Ken Cuccinelli said Tuesday on CNN that the poem referred to Europeans coming from “class-based societies where people were considered wretched if they weren’t in the right class.”
His comment came a day after the Trump administration announced it would seek to deny green cards to migrants who use public assistance.
Cuccinelli was asked earlier Tuesday on NPR whether the words “give me your tired, your poor” were part of the American ethos. Cuccinelli responded: “They certainly are. Give me your tired and your poor who can stand on their own two feet and who will not become a public charge.”
Federal law already requires those seeking to become permanent residents or gain legal status to prove they will not be a burden to the U.S. — a “public charge,” in government speak —but the new rules detail a broader range of programs that could disqualify them.
Trump’s New Immigration Rules
It’s part of a dramatic overhaul of the nation’s immigration system that the administration has been working to put in place, despite legal pushback. While most attention has focused on President Donald Trump’s efforts to crack down on illegal immigration, including recent raids in Mississippi and the continued separation of migrant parents from their children, the new rules target people who entered the United States legally and are seeking permanent status.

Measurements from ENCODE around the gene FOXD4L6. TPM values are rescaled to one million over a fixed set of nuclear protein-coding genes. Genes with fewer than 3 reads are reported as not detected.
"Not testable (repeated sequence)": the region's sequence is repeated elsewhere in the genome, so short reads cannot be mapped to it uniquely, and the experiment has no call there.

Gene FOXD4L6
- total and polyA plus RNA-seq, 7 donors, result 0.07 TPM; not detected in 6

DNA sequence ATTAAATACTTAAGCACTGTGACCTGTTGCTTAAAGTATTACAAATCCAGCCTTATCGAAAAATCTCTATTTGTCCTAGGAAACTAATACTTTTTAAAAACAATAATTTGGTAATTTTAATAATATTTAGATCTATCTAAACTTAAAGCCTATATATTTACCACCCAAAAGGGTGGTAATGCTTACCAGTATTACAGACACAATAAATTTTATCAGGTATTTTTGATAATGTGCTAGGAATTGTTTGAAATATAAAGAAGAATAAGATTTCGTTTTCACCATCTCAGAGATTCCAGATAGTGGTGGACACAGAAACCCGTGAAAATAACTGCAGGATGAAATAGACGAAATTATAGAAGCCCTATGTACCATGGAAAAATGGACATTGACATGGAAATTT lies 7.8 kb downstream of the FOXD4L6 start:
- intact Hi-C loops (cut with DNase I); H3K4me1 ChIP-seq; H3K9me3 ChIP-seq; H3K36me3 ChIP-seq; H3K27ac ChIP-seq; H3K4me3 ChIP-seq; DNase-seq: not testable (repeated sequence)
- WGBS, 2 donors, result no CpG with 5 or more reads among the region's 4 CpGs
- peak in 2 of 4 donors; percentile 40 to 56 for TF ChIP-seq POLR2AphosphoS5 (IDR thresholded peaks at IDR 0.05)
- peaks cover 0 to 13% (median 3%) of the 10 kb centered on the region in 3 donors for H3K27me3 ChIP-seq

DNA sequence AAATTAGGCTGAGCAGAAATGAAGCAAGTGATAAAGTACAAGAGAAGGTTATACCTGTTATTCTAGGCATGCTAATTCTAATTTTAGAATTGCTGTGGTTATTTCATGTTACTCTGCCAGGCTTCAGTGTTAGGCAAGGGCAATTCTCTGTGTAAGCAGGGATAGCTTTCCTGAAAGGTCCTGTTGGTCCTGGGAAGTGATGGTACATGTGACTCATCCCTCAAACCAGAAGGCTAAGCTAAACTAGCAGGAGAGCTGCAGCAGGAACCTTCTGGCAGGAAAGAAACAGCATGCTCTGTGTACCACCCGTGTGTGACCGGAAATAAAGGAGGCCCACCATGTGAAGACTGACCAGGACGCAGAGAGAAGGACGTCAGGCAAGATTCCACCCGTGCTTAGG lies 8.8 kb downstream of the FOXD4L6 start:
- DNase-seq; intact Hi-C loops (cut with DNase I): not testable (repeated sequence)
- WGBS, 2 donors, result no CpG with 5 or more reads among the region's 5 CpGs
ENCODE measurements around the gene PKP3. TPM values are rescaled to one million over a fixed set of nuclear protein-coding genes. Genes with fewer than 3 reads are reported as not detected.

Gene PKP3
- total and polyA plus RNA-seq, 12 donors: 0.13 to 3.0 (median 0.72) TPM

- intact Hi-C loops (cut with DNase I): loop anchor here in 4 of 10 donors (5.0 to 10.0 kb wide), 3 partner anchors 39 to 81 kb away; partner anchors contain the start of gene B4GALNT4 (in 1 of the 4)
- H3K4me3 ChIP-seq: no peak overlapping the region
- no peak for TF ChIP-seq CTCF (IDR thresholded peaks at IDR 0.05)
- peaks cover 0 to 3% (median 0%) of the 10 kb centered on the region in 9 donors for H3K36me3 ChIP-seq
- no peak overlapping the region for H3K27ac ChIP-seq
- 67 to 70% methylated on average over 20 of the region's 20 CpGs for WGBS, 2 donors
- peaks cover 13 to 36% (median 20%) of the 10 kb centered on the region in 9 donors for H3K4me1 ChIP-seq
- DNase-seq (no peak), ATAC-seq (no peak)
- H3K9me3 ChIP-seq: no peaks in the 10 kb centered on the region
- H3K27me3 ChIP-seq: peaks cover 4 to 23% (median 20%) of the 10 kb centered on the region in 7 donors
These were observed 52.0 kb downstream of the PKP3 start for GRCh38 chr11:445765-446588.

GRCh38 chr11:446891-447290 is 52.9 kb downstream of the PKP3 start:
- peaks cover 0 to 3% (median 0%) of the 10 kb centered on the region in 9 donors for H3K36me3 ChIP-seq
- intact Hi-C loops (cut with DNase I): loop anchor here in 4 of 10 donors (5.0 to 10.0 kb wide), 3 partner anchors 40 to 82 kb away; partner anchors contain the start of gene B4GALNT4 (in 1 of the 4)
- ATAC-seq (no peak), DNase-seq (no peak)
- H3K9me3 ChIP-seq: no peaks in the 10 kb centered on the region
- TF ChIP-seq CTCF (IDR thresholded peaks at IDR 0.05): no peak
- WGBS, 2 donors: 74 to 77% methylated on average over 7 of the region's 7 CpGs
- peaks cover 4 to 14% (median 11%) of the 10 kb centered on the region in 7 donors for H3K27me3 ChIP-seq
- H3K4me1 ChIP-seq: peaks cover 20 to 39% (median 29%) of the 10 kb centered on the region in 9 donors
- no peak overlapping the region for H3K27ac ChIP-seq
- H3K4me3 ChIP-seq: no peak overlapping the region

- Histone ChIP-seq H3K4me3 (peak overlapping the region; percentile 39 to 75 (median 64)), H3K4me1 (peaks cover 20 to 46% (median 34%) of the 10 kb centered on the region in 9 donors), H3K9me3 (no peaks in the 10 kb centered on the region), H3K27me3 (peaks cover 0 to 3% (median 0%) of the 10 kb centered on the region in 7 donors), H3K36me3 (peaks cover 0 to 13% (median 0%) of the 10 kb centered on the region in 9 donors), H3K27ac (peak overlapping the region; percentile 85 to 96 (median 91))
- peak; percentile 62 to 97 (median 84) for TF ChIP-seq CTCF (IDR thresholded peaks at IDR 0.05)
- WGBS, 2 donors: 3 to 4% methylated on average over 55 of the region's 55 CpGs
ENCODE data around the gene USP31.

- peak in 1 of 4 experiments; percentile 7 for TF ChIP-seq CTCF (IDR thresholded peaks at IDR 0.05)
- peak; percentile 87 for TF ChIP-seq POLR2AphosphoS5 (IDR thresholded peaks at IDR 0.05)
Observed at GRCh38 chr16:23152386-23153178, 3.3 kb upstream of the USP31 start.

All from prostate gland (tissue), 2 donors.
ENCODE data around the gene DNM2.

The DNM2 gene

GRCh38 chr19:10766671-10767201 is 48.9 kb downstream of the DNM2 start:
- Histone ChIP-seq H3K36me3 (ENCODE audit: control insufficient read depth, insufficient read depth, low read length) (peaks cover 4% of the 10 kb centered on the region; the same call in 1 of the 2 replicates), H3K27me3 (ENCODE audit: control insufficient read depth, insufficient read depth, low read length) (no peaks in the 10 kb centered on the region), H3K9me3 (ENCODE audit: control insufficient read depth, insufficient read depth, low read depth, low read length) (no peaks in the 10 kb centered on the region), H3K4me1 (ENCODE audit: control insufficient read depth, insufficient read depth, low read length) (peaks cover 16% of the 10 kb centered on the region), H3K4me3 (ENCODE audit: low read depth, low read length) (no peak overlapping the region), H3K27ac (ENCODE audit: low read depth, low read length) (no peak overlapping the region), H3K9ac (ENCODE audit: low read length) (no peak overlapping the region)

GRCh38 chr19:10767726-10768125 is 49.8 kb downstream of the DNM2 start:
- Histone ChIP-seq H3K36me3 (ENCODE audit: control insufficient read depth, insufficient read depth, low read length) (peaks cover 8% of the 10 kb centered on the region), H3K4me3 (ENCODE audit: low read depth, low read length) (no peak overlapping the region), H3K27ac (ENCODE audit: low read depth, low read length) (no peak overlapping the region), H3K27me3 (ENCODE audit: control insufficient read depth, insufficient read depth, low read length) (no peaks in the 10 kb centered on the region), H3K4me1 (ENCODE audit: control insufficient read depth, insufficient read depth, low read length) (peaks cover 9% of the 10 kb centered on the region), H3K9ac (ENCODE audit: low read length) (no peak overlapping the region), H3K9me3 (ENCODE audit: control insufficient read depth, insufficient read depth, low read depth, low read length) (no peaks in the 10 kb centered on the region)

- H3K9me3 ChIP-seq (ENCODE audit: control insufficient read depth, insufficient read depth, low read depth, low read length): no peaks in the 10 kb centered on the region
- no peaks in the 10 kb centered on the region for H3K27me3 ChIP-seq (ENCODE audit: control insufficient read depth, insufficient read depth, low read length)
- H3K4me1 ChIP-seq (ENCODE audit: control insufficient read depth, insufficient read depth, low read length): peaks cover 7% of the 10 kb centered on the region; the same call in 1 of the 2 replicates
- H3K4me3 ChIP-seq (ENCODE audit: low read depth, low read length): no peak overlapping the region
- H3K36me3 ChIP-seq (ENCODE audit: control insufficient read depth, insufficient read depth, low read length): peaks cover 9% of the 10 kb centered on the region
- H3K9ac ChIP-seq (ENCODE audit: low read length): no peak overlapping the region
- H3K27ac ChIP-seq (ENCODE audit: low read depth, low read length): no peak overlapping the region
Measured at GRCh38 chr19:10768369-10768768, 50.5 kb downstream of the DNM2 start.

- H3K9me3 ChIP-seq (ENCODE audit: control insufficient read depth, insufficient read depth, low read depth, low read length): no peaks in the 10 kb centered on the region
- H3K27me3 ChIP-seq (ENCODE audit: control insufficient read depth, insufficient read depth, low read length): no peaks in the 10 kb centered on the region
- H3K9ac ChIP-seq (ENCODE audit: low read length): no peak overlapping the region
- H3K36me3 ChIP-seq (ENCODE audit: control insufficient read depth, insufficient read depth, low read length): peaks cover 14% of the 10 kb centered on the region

Trump is trying to move the U.S. toward a system that focuses on immigrants’ skills instead of emphasizing the reunification of families.
Under the new rules, U.S. Citizenship and Immigration Services will now weigh whether applicants have received public assistance along with other factors such as education, income, and health to determine whether to grant legal status.
The rules will take effect in mid-October. They don’t apply to U.S. citizens, though immigrants related to the citizens may be subject to them.
Cuccinelli said the rule change will ensure those who come to the country don’t become a burden, though they pay taxes.